One of the highlights of this past Sunday's win over the New England Patriots was Duvernay's spectacular touchdown reception over defensive back Myles Bryant in the back of the end zone.
"I have to admit what has surprised me the most is [Jackson] has people making plays for him, which is something I'm not accustomed to seeing from anyone other than Mark Andrews on occasion will make a wild, one-handed catch," ESPN's Domonique Foxworth said. "Rashod Bateman in all the games so far… he gets open and then gets deep down the field, yards after the catch. And then Duvernay, who I think we just kind of thought of as a special teams guy, turned out to be a really good receiver in tracking the ball. Yeah, he's a good receiver."
ESPN Analytics Rank Mark Andrews As No. 1 Pass-Catcher in the NFL
While Bateman and Duvernay have stepped up this season, Andrews continues to show why he is such a special player.
ESPN unveiled its new Receiver Tracking Metrics (RTMs) on Wednesday, which are designed to isolate receivers' play as much as possible. Those metrics, which are based on games played in 2021-2022 (including the postseason), indicate that Andrews is the No. 1 receiver in the league.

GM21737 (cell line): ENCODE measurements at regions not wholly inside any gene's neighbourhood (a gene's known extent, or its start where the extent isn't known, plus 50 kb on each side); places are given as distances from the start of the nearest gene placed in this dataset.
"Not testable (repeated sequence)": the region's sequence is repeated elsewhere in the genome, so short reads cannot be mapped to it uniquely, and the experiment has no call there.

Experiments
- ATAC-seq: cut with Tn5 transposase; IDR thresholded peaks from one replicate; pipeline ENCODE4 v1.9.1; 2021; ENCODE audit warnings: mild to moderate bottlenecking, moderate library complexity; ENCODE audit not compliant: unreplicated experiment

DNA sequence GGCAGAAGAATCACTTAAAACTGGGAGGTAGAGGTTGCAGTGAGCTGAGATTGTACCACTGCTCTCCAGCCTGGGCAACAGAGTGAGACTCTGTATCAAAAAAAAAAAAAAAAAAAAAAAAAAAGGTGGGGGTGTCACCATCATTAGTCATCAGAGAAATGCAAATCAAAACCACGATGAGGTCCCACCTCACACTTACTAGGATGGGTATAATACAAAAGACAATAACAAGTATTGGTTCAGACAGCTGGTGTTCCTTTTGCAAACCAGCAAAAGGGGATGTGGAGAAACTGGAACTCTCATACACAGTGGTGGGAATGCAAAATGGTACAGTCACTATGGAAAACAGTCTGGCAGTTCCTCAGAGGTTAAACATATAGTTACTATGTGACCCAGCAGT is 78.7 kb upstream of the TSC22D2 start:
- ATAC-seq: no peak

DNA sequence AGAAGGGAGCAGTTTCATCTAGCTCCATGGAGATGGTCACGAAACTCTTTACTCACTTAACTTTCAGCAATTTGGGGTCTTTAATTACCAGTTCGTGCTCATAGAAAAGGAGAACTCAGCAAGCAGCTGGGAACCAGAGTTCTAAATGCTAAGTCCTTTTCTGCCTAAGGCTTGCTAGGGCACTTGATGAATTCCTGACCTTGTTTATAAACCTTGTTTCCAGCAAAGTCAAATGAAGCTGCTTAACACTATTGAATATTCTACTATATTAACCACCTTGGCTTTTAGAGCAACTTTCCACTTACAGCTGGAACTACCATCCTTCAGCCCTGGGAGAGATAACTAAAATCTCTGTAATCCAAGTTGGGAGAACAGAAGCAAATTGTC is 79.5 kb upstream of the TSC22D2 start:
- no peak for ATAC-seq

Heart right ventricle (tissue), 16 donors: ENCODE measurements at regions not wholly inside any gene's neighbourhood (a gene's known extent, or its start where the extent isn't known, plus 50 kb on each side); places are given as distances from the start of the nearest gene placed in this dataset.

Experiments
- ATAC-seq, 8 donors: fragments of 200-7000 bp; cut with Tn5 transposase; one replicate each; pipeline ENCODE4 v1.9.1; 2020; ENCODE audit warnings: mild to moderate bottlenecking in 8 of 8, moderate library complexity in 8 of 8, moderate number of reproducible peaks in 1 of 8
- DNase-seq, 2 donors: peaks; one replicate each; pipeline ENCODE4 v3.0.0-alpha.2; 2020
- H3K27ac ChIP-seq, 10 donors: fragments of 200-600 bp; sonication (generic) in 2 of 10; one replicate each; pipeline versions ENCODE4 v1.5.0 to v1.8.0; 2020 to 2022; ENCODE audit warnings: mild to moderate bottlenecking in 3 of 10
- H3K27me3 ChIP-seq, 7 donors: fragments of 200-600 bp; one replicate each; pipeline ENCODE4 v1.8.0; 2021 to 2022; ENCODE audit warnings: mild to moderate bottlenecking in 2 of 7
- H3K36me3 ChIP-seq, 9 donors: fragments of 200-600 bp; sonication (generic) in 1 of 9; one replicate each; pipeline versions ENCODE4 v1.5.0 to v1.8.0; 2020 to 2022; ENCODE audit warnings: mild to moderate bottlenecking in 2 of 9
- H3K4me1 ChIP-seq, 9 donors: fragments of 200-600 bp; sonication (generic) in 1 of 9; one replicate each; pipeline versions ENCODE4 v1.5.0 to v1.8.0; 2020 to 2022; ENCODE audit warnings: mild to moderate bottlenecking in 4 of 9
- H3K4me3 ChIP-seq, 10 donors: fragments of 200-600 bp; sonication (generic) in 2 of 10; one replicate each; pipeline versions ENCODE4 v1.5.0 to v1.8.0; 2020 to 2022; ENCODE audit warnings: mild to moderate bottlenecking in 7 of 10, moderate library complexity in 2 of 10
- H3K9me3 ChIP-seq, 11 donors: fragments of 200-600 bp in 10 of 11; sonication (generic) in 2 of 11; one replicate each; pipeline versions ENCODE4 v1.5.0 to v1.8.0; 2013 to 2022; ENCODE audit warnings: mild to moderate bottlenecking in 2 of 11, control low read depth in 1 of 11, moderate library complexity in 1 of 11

"Mark Andrews' exceptional ability to get open and come down with contested catches is what makes him an elite pass-catcher, not just a great tight end," ESPN Analytics' Seth Walder wrote. "That's true despite the fact the Ravens tight end's ability to generate yards after catch relative to expectations is just average."
Walder said the metrics support the case for Andrews, not seven-time Pro Bowler and three-time All-Pro Travis Kelce, being the top tight end in the game.
"Both Andrews and Kelce (Chiefs) have excelled at getting open over the past two seasons; Andrews posted an 87 Open Score, while Kelce had an 81. Those are the top two Open Scores among tight ends in that span and both rank in the top 10 among all pass-catchers," Walder wrote. "The difference between their overall scores — Andrews at 85, Kelce at 70 — is in their Catch Scores, where Andrews has a 74 and Kelce a 43. … Since the start of 2021, Andrews and Kelce both have 71% catch rates but Andrews' have come on targets that average 10.5 air yards, while Kelce's have averaged just 7.8."